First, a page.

Ferrari evolution continues on the route to Valencia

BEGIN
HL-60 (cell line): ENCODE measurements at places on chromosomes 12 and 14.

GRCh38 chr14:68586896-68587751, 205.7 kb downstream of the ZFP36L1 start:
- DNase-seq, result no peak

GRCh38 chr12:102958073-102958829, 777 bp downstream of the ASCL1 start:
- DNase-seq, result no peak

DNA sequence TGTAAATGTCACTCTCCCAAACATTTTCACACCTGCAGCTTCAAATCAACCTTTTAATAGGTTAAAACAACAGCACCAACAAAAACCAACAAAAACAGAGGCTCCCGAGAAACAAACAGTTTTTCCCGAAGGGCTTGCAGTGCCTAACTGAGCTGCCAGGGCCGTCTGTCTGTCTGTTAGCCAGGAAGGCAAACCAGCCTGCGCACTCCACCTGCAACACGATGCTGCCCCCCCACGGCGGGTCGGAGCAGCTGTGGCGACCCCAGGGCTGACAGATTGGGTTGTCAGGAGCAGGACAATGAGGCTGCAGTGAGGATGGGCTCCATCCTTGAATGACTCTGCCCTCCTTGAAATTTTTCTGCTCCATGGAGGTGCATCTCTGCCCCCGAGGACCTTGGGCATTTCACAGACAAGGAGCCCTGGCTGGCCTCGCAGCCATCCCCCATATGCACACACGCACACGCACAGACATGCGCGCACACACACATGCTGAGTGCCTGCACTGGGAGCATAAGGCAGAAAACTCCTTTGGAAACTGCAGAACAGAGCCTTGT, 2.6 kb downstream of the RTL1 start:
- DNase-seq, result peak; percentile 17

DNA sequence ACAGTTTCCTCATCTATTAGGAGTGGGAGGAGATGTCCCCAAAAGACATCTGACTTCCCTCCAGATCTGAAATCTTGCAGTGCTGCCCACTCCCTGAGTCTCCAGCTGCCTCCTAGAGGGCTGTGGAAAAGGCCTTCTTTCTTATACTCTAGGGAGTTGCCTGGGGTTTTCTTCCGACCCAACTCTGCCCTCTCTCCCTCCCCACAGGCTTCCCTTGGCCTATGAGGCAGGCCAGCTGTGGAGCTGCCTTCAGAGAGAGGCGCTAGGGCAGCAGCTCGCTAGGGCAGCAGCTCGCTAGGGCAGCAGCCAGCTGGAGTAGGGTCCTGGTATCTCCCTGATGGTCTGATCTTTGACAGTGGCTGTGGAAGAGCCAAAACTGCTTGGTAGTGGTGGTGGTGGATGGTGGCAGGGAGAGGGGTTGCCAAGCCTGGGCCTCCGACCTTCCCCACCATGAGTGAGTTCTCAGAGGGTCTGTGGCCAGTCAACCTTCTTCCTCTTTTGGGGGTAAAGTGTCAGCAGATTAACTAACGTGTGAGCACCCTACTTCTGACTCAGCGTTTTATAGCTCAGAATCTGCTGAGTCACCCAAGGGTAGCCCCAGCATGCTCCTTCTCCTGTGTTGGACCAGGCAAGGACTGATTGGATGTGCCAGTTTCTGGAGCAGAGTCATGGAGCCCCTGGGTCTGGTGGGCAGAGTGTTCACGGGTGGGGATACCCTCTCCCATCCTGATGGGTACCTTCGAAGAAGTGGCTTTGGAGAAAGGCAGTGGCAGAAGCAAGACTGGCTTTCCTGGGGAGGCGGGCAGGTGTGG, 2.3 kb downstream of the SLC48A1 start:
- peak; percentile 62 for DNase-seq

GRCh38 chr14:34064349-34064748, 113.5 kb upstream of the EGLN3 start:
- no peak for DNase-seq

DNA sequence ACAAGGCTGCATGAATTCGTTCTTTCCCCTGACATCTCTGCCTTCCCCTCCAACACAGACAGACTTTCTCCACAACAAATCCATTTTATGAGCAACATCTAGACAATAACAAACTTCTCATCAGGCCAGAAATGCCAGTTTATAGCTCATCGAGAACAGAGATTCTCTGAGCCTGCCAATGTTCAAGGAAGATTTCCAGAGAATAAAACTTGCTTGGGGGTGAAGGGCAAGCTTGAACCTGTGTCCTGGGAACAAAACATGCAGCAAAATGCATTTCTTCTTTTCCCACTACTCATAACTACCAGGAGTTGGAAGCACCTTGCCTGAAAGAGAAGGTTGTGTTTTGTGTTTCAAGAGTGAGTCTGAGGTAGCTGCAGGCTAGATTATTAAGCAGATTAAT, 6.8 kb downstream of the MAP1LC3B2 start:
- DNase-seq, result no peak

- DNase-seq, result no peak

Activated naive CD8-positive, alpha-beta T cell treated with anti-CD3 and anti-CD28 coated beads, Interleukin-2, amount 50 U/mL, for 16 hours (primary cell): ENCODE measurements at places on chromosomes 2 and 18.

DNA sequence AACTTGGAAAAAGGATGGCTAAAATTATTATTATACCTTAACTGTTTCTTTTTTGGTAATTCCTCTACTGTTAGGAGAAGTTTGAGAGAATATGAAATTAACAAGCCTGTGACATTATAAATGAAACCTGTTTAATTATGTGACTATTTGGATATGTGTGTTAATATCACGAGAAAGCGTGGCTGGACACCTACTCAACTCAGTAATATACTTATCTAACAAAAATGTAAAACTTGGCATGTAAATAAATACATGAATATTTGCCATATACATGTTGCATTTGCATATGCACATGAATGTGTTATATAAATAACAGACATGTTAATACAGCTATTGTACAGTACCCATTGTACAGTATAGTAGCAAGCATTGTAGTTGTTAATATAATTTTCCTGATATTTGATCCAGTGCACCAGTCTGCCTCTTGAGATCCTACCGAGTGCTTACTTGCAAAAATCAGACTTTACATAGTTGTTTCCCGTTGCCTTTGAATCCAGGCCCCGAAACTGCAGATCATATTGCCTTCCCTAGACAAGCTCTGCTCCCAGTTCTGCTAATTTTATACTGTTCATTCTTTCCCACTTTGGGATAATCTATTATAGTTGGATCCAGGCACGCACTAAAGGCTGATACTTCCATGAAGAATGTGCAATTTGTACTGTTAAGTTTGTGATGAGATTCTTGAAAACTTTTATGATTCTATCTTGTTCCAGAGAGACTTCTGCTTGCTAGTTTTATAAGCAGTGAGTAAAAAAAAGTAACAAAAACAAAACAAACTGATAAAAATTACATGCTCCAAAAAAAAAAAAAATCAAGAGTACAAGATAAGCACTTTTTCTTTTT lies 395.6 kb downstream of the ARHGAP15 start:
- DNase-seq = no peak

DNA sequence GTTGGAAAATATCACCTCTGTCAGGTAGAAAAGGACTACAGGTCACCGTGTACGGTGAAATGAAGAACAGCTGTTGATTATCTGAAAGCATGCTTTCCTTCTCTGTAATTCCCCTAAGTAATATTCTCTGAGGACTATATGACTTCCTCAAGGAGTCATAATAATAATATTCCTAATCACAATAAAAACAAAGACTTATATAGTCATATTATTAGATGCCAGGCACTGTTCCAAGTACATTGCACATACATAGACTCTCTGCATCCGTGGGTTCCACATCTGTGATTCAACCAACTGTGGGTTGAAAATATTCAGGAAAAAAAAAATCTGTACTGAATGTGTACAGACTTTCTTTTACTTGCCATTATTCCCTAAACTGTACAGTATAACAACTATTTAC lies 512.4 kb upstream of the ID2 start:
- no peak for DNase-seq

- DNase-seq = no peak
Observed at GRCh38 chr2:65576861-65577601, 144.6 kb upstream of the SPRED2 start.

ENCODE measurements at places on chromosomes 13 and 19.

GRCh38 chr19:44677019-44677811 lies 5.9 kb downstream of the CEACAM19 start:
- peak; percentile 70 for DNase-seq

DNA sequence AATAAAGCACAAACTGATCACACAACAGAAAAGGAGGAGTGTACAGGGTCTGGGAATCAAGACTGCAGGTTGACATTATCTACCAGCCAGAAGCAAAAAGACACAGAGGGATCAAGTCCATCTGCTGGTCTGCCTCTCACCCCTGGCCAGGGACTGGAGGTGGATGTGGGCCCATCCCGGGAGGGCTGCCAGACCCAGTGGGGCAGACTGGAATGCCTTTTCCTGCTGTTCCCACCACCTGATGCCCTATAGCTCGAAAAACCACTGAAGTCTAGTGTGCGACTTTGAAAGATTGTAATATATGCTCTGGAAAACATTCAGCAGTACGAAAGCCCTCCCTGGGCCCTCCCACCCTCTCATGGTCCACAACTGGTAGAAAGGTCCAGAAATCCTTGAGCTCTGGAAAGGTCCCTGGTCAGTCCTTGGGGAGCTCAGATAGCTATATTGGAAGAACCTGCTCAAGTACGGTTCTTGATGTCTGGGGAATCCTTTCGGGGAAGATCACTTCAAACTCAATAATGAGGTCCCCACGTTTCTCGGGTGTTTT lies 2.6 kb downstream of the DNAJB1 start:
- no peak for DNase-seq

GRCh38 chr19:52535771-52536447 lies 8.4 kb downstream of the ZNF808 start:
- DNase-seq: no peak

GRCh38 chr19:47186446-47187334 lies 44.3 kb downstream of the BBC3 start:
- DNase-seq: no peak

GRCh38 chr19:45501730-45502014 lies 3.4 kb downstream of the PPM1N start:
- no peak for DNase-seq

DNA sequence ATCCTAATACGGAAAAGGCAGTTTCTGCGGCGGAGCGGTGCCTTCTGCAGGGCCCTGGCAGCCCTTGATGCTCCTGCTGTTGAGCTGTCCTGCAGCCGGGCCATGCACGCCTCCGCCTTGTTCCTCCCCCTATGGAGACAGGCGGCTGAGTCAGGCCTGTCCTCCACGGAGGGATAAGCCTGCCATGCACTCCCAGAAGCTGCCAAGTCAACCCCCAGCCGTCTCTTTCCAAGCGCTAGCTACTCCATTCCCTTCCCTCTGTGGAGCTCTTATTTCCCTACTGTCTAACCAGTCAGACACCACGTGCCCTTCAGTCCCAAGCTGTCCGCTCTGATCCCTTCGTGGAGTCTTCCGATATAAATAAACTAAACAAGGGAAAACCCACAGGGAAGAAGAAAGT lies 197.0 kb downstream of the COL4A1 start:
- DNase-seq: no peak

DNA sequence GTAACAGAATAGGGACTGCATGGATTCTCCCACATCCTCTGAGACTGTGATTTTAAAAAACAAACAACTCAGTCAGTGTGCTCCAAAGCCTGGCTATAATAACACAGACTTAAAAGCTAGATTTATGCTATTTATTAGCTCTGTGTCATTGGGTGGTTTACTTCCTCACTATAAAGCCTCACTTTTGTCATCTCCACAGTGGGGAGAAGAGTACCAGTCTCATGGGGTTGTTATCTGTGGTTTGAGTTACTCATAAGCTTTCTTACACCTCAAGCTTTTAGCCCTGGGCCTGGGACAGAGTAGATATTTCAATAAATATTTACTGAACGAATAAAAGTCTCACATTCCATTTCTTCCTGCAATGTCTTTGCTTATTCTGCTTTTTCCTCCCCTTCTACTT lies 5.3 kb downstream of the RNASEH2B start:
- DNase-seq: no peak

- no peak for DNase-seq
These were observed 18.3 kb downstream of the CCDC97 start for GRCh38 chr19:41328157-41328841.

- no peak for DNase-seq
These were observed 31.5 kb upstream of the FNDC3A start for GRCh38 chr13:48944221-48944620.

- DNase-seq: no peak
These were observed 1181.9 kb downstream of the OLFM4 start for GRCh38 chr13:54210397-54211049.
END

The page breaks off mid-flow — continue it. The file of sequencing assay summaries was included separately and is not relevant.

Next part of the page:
After the always popular North American interlude in Montreal, the European season now gets into full swing, with the remaining seven Grands Prix on the Old Continent all running concurrently through to the Italian event in September. This weekend’s European Grand Prix takes place at the newest of those seven venues, the Valencia street circuit, which will be hosting its fifth Formula 1 race on Sunday. When the track was opened, it was touted as a “Spanish Monaco” and it matches the Principality with its harbour setting and even has competitors running over a swing-bridge, which is as unusual a feature as Monaco’s tunnel, while the team garages location is suitably picturesque, located in a former fish market. However, the track characteristics are quite different: the barriers are further from the track side, some corners have run off areas and cars run less downforce, while being a new venue, the track surface, although abrasive, is much smoother, with fewer bumps than in Monte Carlo. However, the street circuit staples of slow corners and the need for good traction are found here in abundance.Not long ago, traction was in short supply on the F2012, but as was clearly seen in Montreal, a circuit that should not have suited the early-season Ferrari package, progress has been made in this area. “It’s all down to a huge amount of work, from a large number of people, with particular emphasis on aerodynamics, design and production,” said Nikolas Tombazis, Scuderia Ferrari’s Chief Designer. “It’s been intense over the past few months resulting in a big improvement in car performance. We have worked with determination to deal with all the negative points we picked up right from the first test in the winter.”One of the most obvious changes to the F2012 in Canada was a return to an exhaust configuration that resembled the one seen on the car when it was first launched. “The exhaust layout in Montreal was a cousin of the one we tested in Jerez at the launch,” was how Tombazis explained its design. “The former one was more complicated and created various problems for us which meant it did not contribute much in terms of lap time or making the driver feel it was a benefit. We therefore abandoned it, while addressing other weaknesses on the car, until we reached the first major change which came in time for the Spanish Grand Prix. That had a different, central exhaust configuration, at a point when we had effectively reviewed the entire car, from its front wing, the diffuser, the rear wing and turning vanes and brake ducts, producing what was in aero terms effectively a new car. However, we kept working on the exhausts to develop a more robust and simple system, but it still related to the original one and that is what we introduced in Canada.”